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What’s the used Audi A1 like?

What’s the used Audi A1 like?

This review was sourced from Which Car?

A near-perfect driving position, an elegant dashboard and solid controls immediately demonstrate that the Audi A1 is a classy car, but it’s not a case of style over substance. The A1 has agile handling and responsive steering. There’s the option of a firmer suspension set-up, but this is best avoided.

Refinement is top notch, and you’re well insulated from wind- and road noise, even at higher speeds.

The car’s sloping roofline means the back seats are best suited to children, but there’s decent legroom compared with other stylish superminis, such as the Alfa Romeo Mito and Mini Cooper. The boot is a decent size, and some A1s get a height-adjustable boot floor that lets you divide up the available space.

Audi A1 Tdi Sport (2011) in White

Ownership costs

How much does it cost to run a used Audi A1?

The 1.6-litre diesel models emit just 99g/km CO2 and have the average economy of more than 74mpg, so are the cars to go for if out-and-out efficiency is important to you.

That said, the petrol variants are good, too. Both 1.2 and 1.4 TFSI engines in all but the 185bhp tune manage more than 50mpg and road tax won’t cost lots, because most models sit in band D and below.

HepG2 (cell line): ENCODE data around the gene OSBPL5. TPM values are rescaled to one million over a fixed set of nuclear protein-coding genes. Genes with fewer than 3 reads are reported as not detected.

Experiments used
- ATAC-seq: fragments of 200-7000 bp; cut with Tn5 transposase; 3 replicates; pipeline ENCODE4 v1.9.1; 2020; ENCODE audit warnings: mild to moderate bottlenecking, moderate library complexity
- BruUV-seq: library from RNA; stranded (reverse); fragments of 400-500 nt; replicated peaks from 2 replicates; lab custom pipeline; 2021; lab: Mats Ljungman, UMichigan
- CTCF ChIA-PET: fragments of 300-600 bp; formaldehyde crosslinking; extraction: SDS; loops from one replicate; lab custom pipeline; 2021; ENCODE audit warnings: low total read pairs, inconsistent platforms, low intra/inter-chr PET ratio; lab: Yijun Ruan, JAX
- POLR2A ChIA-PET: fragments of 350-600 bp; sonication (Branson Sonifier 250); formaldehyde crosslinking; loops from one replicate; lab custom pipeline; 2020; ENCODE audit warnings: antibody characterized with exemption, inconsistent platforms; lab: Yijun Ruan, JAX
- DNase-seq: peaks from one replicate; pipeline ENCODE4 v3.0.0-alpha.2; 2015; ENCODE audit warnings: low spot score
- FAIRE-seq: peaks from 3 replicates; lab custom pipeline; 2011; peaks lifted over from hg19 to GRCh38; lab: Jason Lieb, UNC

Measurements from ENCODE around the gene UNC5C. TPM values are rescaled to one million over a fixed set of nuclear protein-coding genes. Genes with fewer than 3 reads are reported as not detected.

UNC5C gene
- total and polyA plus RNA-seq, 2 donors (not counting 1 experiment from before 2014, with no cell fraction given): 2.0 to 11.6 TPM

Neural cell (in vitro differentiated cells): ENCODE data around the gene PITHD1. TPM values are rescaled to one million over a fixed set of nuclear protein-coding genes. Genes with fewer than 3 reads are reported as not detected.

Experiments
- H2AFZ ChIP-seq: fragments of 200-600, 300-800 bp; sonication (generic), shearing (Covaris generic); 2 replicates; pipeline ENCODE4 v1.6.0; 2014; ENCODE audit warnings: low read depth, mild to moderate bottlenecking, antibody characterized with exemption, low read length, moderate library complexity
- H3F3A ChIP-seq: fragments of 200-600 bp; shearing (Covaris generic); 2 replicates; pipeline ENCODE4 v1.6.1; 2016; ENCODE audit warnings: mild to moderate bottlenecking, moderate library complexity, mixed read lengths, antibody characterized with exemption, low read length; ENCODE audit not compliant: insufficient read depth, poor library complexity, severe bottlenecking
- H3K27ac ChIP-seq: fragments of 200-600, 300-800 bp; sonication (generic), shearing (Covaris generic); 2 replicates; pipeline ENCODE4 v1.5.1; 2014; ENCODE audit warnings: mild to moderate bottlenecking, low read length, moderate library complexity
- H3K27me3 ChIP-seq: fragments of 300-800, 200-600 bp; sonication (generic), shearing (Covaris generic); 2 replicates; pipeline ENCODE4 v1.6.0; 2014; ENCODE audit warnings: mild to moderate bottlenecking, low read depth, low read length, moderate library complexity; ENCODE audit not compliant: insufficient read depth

The Audi A1 is still relatively new to the used market, so most used examples will still carry the manufacturer’s warranty. It’s best to make sure they do because repairs outside it could be costly thanks to its premium badge.

Advice for buyers

Audi A1 Tdi Sport (2011) in White-front-side

What should I look for in a used Audi A1?

The Audi A1 has proved mechanically durable, but electrical gremlins can cause warning lights to appear for no reason.

The Bluetooth system can also misbehave, meaning you can’t connect your phone or iPod, and the boot locking mechanism can rattle.

Our recommendation

Which used Audi A1 should I buy?

If you intend to spend most of your time in town there’s no need to look past the 84bhp 1.2 TFSI. However, if you want to make the most of the car’s spirited drive, the 121bhp 1.4 TFSI delivers hot-hatch-like performance. There is an ultra-frugal 1.6-litre diesel, but it’s still too pricey as a used car to be good value.

The 1.2 petrol returns 55.4mpg, while the 1.4-litre isn’t far behind at 53.3mpg. There’s a bigger difference when it comes to VED, with the 1.2-litre costing £30 a year and the 1.4 at £95.

The entry-level SE trim is well equipped, with electric windows, air-con and alloy wheels; Sport adds firmer suspension, bigger wheels, sports seats and Bluetooth. Every model comes with engine stop-start and energy recuperation technology to keep running costs low. However, be wary of overpriced A1s loaded with expensive options such as sat-nav; they won’t be worth a lot more in the future.

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